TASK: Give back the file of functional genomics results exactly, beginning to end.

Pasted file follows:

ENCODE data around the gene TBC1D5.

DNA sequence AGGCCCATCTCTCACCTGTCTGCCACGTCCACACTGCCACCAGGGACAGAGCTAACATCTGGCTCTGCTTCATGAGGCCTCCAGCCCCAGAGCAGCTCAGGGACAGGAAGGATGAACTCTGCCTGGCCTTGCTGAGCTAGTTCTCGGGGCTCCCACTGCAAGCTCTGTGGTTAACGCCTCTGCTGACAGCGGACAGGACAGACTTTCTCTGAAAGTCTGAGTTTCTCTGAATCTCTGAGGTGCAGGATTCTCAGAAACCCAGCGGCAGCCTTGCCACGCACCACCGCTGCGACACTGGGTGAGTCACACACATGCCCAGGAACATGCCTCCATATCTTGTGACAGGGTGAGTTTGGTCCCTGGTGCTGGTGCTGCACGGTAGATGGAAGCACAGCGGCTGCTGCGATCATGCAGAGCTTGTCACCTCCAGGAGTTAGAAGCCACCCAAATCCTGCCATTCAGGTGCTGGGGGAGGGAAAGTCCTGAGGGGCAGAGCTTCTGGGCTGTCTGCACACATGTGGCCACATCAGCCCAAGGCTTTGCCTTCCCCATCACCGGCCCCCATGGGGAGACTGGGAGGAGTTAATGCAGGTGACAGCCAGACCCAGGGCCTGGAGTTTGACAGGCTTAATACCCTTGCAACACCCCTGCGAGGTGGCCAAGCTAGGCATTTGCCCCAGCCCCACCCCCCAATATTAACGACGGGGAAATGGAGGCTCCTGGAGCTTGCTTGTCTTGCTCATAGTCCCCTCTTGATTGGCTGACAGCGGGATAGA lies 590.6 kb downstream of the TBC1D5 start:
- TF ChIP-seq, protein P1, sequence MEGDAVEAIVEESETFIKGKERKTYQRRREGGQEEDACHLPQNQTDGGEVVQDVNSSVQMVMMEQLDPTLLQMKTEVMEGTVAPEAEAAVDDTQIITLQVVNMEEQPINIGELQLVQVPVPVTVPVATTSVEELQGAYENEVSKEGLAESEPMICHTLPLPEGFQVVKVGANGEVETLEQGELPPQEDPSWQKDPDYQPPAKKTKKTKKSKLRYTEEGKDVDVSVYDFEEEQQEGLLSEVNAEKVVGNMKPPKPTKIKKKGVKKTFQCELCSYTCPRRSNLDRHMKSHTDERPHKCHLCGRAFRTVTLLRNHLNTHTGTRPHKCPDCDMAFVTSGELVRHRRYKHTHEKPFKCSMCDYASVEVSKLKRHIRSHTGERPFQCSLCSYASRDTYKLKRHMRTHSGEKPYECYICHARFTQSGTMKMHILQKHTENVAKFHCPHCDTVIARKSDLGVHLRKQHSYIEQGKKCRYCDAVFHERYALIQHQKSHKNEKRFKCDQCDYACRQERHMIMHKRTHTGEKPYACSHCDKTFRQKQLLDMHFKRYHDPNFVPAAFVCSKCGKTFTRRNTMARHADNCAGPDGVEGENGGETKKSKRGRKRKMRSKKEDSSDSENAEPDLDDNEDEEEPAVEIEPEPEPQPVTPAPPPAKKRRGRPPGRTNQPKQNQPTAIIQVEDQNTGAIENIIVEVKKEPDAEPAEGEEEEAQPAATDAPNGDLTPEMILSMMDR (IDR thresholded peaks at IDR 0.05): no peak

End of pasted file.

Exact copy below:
ENCODE data around the gene TBC1D5.

DNA sequence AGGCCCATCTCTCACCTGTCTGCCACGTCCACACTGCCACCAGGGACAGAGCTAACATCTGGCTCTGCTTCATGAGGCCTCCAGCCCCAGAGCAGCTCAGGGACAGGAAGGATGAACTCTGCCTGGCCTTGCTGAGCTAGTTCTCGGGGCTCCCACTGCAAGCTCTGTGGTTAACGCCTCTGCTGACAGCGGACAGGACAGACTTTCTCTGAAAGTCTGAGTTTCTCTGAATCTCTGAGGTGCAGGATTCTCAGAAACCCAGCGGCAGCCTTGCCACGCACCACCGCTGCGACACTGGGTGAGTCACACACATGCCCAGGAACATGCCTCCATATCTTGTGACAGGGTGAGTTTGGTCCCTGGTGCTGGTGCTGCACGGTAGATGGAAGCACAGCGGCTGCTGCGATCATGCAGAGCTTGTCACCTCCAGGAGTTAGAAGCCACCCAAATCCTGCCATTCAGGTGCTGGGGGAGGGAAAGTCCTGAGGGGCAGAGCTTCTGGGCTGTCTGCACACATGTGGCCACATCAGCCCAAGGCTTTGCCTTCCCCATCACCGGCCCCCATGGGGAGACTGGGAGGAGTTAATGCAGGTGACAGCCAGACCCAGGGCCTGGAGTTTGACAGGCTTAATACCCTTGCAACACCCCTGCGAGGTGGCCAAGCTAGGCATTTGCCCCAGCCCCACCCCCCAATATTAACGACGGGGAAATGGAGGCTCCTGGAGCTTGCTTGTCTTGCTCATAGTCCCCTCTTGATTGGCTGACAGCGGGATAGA lies 590.6 kb downstream of the TBC1D5 start:
- TF ChIP-seq, protein P1, sequence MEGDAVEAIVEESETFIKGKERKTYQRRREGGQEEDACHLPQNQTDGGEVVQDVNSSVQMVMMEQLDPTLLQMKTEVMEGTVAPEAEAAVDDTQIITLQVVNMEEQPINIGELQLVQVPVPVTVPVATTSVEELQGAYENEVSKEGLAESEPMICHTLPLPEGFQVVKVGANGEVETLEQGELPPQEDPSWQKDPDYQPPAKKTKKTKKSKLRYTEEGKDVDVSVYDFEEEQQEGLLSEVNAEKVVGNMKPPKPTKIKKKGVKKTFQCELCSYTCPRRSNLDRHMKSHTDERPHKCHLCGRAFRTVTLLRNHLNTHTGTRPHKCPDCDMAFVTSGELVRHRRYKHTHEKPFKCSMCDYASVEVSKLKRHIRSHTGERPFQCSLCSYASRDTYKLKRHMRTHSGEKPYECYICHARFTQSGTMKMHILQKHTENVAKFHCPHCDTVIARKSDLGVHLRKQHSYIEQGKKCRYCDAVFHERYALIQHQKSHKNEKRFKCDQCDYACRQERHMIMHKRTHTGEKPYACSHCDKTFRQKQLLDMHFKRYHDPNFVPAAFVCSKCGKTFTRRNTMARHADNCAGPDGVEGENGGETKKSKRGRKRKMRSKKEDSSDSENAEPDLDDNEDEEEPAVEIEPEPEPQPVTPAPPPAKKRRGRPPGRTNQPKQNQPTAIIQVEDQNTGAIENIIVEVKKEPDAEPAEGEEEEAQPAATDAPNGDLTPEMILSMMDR (IDR thresholded peaks at IDR 0.05): no peak